What the game truly lacks is polish, as other competitive shooters like Overwatch or even Call of Duty offer a much more accessible environment for players to jump in. Umbrella Corps gives players decent sized maps with tons of obstacles like buildings, hallways, infected, and more. Despite this, the game is just one big mess, with too much going on too fast. There are player matches and ranked matches, though in order to earn any experience, players can only do this by playing ranked matches and doing somewhat well. This means if you want to level up, you have to play in the ranked matches, meaning player matches are pointless. The matchmaking of the game is unfortunately very unbalanced, as a group of low level players can easily fall into a match with a group of high level players that have several of the weapons and equipment unlocked, making for an unfair advantage.
With two main modes, One Life Matches and Multi-mission mode, the options might seem a little limited, though Multi-mission mode offers several different objective types. The downside to these different objective types is that they throw you into them without giving a clear idea of the objective. One of them tasks players with collecting collars, but the game doesn’t indicate where the player actually gets the collar. Another one will have players collecting intel cases scattered around the map, but it makes it sound like the case has to be turned in somewhere, though in reality the entire team just has to collect all of them to win. It’s just that the exposition of what the player is supposed to do is nearly nonexistent.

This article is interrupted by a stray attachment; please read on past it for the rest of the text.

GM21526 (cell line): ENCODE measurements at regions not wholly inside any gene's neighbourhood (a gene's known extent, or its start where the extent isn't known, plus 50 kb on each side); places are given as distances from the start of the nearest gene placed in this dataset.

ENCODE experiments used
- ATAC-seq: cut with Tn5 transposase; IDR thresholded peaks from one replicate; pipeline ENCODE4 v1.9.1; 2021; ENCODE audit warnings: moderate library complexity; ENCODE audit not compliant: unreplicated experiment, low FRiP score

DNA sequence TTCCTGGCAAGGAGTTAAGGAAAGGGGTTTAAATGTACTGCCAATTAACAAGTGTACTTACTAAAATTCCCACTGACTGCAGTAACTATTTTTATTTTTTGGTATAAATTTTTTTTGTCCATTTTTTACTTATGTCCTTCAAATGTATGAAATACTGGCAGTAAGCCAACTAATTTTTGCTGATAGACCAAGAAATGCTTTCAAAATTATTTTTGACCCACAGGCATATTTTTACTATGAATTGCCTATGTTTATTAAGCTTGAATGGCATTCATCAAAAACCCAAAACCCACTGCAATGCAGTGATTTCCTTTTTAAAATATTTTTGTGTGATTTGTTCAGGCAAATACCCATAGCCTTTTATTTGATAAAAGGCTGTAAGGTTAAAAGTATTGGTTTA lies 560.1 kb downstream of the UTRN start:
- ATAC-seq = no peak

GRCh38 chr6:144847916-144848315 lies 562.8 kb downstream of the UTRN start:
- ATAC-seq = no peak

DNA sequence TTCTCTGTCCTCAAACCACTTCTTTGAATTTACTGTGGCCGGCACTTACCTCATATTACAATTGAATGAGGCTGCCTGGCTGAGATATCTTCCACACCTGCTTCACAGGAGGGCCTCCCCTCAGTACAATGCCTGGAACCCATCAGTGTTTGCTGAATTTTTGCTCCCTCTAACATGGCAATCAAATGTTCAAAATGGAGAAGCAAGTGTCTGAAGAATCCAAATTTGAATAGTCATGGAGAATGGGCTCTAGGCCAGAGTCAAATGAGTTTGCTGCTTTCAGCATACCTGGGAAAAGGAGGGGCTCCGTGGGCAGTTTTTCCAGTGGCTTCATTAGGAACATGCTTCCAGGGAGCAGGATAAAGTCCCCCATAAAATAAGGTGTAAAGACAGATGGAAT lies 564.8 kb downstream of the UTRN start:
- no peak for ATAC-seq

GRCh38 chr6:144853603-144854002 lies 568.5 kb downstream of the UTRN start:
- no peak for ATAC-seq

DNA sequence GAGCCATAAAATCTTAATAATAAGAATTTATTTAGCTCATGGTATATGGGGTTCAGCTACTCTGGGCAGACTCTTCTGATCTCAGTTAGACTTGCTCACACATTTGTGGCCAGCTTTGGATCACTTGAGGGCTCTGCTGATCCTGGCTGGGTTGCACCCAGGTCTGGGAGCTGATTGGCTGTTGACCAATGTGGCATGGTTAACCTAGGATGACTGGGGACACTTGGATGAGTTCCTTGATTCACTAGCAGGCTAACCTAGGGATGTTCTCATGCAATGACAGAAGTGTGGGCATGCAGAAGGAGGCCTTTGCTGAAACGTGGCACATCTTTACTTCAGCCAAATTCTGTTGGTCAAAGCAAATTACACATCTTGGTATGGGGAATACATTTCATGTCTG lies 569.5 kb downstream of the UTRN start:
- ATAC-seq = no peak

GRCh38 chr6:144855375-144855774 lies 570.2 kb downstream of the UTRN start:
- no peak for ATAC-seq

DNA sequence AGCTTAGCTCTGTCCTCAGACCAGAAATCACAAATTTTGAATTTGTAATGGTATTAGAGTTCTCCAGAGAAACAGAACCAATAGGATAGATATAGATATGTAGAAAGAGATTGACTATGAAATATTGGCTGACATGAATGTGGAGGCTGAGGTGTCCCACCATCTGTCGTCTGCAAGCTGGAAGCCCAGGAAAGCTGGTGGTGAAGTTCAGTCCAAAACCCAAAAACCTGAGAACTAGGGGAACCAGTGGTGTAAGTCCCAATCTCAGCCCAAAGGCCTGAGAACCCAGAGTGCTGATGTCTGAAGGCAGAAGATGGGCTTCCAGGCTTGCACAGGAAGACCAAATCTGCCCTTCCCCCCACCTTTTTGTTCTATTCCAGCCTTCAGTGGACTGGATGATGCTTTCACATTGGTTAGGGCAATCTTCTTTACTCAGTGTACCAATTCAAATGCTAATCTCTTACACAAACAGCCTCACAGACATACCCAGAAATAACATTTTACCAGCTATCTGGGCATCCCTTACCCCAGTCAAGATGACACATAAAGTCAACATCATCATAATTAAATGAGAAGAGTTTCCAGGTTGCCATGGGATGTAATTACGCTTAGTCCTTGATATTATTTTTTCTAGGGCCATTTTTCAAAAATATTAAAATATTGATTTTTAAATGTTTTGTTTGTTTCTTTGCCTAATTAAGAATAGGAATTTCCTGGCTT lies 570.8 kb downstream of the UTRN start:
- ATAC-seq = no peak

One Life Matches are just what it says, a mode where players have only one life, their team of three tasked with taking down the opposing team without dying in the process. It’s a quick “best of three” match that sometimes feels a little too quick sometimes. Players can kill fairly fast with seemingly little effort, so it’s pretty easy to feel frustrated when an enemy kills you. It’s even worse when both of your teammates are killed in rapid succession and you end up in a one versus three situation. This could especially be bad if playing with random teammates that won’t even coordinate with you.
Umbrella Corps seemed to have potential, making a competitive Resident Evil game with a steep learning curve. Unfortunately, there isn’t enough fun in the game to keep most players invested. There are small things that Capcom could probably do to improve the game, though it is likely too late to make such an attempt. The game will be supported with new DLC after the launch, so there is that at least. For the die hard fans that love the game and are currently leveling up to the top of the scoreboards, this is a deep game to master. For the typical Resident Evil or shooter fans however, it will likely push them away too soon for them to want to continue.
Final Score: 5 out of 10